Friday, May 29, 2020

Review: Supergirl #41

Supergirl #41 came out digitally this week, the penultimate virtual issue of a title which has limped to cancellation. I have talked a lot recently about the ever erroneous decision to darken Supergirl by DC. It inevitably leads to a cancellation and unhappy Supergirl fans. And this volume is no different. From Marc Andreyko's axe-wielding space explorer to the tainted viral infected Goth villain, Supergirl fans have suffered for the last 2 years. To have the title end digital only adds to the somberness of this.

Perhaps even worse is that the book continues this darker tone even as it winds down. Supergirl was cured of the Batman Who Laughs virus somewhere in some mini-series I wasn't collecting. I have to assume the other tainted folks (Donna Troy, Hawkman, Captain Marvel, and Jim Gordon) are also cured. But in this issue Supergirl continues to reel a bit from the infection, suffering hallucinations. I don't know if it is editorial or writer Jody Houser or just DC in general who feels like even in her own book Supergirl can't go out the hero.

Rachel Stott is on interior art and does a solid job of showing just how unsteady Supergirl is mentally, slipping in demonic imaginary images between the normal things Supergirl should be seeing.

The high point of the book is the imaginative cover by  Carmine DeGiandomenico. We see the world and visions collapsing down on Kara, putting pressure and stress on her. But the borders and her body are in the shape of the S-shield, as if it is the strength or what the shield represents which is aiding her. Very slick.

On to the book ...

Freed from the infection, Supergirl is flying along, trapped in her own thoughts about how fragile life can be. She remembers Krypton exploding.

And then, she begins to question herself. Were the deranged thoughts she was having when infected truly outside thoughts? Or was this simply her thoughts unleashed? Could she be that horrible?

Because that is what we want to close out a character's book. The hero wondering if they are the villain.

We need to remember that this is essentially the New 52 Supergirl. She has lived through so much, including being a Red Lantern. We also had 20 issues of her being a pure hero to start this volume.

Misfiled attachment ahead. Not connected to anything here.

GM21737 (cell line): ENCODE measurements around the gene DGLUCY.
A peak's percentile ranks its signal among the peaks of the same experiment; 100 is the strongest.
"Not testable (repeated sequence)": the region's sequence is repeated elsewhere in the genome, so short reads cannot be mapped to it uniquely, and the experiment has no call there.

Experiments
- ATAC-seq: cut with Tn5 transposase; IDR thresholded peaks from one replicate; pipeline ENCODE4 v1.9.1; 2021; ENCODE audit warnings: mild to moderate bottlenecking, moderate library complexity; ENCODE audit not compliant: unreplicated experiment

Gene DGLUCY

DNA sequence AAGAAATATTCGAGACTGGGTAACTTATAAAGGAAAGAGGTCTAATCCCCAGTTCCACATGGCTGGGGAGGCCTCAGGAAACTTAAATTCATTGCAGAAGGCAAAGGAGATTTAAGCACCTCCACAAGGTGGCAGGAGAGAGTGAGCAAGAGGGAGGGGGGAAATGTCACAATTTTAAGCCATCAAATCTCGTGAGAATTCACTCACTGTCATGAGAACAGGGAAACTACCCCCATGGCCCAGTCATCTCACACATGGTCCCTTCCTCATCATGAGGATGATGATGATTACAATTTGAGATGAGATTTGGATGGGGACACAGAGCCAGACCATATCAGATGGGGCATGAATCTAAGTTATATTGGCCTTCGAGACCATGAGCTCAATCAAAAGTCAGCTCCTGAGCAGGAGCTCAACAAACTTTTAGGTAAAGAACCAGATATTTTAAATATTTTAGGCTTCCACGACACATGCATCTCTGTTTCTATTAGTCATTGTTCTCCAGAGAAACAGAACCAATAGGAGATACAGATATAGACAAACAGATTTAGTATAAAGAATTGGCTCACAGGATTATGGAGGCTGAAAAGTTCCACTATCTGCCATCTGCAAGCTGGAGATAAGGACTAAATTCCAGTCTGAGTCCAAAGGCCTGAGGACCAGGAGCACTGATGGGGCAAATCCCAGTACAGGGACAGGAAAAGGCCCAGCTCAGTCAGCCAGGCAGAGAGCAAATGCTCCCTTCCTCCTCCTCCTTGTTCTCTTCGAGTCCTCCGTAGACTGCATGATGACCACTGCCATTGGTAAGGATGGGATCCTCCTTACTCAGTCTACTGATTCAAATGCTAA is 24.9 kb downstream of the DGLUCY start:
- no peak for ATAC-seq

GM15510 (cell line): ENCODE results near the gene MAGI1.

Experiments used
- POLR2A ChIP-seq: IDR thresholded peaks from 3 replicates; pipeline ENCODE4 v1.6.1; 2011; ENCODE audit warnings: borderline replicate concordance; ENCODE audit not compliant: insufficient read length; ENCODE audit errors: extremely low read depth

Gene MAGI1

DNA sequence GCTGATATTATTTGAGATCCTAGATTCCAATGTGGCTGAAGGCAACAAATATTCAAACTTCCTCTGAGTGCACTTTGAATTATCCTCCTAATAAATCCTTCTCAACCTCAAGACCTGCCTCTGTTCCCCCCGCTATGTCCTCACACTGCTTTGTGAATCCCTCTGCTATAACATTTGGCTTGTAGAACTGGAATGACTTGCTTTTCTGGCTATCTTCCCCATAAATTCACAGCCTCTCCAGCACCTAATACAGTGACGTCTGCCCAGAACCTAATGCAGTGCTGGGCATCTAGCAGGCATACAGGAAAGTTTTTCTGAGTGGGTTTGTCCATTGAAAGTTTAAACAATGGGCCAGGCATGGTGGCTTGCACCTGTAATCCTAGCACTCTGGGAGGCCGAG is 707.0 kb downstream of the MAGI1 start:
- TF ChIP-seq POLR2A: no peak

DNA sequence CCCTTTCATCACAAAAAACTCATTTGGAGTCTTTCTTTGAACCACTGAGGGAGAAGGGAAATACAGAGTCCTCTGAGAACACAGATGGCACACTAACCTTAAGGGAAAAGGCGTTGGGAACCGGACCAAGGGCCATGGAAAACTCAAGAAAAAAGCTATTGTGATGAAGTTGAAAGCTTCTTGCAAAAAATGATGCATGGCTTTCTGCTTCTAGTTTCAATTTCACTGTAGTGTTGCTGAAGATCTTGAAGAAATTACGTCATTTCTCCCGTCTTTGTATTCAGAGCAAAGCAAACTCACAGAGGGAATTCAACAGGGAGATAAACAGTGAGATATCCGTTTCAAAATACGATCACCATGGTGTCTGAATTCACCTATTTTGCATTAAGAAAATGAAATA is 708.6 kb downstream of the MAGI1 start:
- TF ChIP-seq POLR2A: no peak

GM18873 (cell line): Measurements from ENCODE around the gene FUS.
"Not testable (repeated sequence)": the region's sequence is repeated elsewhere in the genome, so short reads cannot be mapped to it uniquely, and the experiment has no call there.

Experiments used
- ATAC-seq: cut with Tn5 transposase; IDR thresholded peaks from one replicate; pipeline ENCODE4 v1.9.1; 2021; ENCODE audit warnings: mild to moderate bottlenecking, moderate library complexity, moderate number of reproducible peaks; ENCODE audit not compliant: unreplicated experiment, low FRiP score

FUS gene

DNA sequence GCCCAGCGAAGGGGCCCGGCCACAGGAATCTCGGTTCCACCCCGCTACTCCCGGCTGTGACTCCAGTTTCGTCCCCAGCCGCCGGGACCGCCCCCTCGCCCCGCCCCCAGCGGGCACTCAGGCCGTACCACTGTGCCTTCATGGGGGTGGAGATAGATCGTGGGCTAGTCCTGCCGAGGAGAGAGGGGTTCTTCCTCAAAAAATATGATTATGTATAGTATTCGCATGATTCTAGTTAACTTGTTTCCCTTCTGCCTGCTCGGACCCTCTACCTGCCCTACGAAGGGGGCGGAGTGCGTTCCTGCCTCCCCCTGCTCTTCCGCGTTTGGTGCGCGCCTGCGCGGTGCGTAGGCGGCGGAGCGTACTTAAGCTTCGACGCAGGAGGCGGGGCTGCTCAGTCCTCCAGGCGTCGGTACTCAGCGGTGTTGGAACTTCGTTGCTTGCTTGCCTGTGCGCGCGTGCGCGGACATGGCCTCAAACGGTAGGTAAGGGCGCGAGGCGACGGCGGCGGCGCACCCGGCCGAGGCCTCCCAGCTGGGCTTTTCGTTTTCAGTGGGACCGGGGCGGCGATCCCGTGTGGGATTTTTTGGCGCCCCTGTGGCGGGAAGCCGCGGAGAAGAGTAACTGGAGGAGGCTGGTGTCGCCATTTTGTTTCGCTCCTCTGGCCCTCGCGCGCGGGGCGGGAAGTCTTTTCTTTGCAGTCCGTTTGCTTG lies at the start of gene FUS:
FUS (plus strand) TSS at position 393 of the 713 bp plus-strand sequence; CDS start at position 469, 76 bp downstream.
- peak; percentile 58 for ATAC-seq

Having Kara question her ideals and ethics at this stage of the game is silly.

Her flight has takes her into the path of a hurricane. She initially sees the buildings of Smallville but then realizes she is hallucinating.

Nice use of the eyes here in the last panel by Stott to denote reality.

Krypto is, of course, along for the ride.

When these two meet up, Kara immediately apologizes for all she has done. But even Krypto knows that saving people and dealing with the storm is the primary objective.

This truly has been a book where a heroic dog has had to stop our title character from doing the wrong thing over and over.

Maybe it should have been a Krypto book?

As Kara flies through the town to see if anyone needs help, she realizes that the place has most likely been evacuated.

But the visions take over. She thinks she is on Krypton. And she batters her way through a house accidentally.

I wonder if the other infected characters who have been cured continue to have lingering symptoms? Or is Commissioner Gordon back to complete normal.

I wouldn't be surprised if only Supergirl is hampered this way.

Of course, given the events in Smallville, the government is watching Supergirl. And they catch the roof busting accident on drone. And the commanding officer is ready to pounce.

She even wonders if Supergirl caused the hurricane.

This is how damaged Supergirl's character has become. Perception is she is a villain.

Again, as a lifelong Supergirl fan, this is just depressing.

Supergirl does find a young woman and her sister still in their house. The girl's parents went away on a second honeymoon in a place devastated by the hurricane. These two didn't evacuate in case their parents return.

Supergirl wants to help of course but those pesky hallucinations keep cropping up. Here she sees herself saying that Kara can't save anyone.

A self-doubting, hallucinating, possible super-villain. That doesn't sound like Supergirl.

When the two girls say they won't leave, Supergirl flies off to a faraway Supermarket to stock them with supplies. (At least Kara pays for them!)

Flying back she sees a huge vision of the Batman Who Laughs who taunts her.

You know this is pre-COVID writing. Kara has lots of toilet paper in this bundle.

But would you really leave these kids there?

And even more delusions.

Here she sees the girl from Smallville we met in recent issues saying that everyone's parents are dead.

Good use of lighting and shadows by Stott here.  That middle panel is appropriately creepy.